‘Continuous’ and ‘continual’ sound very similar, but what’s the difference? And what do they each mean? We’ll cover that in this article, plus teach you how to pronounce both words and how to use them in a sentence correctly.
In short, the difference between the words is:
As you can see, these words mean different things, although they sound slightly the same. That means you should avoid using them interchangeably.
To use ‘continuous’ correctly, only use it when referring to something that’s going or continuing without interruption.
For example, you might say that you ran on the treadmill continuously for 30 minutes, meaning without stopping.
To use ‘continual’ correctly, only use it when referring to something that occurs regularly or frequently. Or it could also be something that implies a close, prolonged succession or recurrence.
For example, you might say that we’ve been in a continual war with foreign nations for decades.
According to Merriam-Webster, the definition of ‘continuous’ is marked by uninterrupted extension in space, time, or sequence.
A few synonyms of the word include:
The same dictionary defines ‘continual’ as continuing forever in time without interruption and repeated in steady, usually rapid succession.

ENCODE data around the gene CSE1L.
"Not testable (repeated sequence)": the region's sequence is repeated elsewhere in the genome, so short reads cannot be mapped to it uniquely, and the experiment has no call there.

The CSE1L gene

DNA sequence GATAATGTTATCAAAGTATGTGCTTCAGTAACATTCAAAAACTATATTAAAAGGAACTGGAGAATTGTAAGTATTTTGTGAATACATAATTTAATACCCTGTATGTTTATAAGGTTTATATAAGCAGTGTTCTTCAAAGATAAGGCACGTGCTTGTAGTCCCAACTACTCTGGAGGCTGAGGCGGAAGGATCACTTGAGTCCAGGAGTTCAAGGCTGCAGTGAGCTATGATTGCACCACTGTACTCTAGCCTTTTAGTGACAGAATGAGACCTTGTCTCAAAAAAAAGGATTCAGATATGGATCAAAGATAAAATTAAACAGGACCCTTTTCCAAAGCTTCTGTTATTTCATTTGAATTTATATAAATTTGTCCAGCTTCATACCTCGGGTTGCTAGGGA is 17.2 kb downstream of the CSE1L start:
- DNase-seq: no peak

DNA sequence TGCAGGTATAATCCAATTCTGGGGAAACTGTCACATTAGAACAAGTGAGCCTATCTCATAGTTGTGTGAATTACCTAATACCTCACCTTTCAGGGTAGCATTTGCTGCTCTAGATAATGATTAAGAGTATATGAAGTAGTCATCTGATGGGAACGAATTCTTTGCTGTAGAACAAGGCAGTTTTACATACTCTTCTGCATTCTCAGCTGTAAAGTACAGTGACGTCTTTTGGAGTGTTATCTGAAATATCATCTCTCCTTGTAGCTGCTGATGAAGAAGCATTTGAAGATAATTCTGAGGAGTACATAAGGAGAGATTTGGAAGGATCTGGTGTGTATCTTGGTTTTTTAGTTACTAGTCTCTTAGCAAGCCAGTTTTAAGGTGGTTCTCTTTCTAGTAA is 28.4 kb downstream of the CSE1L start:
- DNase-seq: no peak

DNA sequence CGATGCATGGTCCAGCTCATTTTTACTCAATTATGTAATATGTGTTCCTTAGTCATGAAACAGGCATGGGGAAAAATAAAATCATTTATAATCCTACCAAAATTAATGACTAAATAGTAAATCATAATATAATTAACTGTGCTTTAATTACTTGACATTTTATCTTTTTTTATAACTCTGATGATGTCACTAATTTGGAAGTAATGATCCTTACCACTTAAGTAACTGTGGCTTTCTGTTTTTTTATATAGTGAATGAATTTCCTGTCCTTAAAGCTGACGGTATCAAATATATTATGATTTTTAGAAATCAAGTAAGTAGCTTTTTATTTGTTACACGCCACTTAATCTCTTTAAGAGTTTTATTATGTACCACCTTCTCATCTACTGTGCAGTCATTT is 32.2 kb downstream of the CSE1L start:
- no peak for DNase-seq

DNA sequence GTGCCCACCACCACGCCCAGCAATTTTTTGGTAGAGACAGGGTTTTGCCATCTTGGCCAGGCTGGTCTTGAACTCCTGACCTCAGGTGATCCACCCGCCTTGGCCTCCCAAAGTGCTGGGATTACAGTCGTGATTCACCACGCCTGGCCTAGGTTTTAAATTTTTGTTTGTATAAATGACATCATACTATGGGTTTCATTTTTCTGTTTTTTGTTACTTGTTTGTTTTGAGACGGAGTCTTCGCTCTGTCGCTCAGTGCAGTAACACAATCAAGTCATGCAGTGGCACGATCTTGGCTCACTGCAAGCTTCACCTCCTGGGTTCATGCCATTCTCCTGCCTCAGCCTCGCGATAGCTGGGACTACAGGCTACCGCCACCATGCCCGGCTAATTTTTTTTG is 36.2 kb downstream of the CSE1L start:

Wondering how to pronounce these words? Here’s a short guide.
Now that you know how to pronounce the words and what they mean let’s see some examples of how to use them in a sentence correctly, starting with ‘continuous.’
Now let’s see some examples of how to use ‘continual.’
To recap, the difference between the words is:
The words sound similar but mean different things and, therefore, should not be used interchangeably.
If you ever get stuck on usage or meaning, you can always come back to refresh your memory. We’ve also got a ton of content on other confusing words and phrases you might come across while learning the language. Go check it out anytime.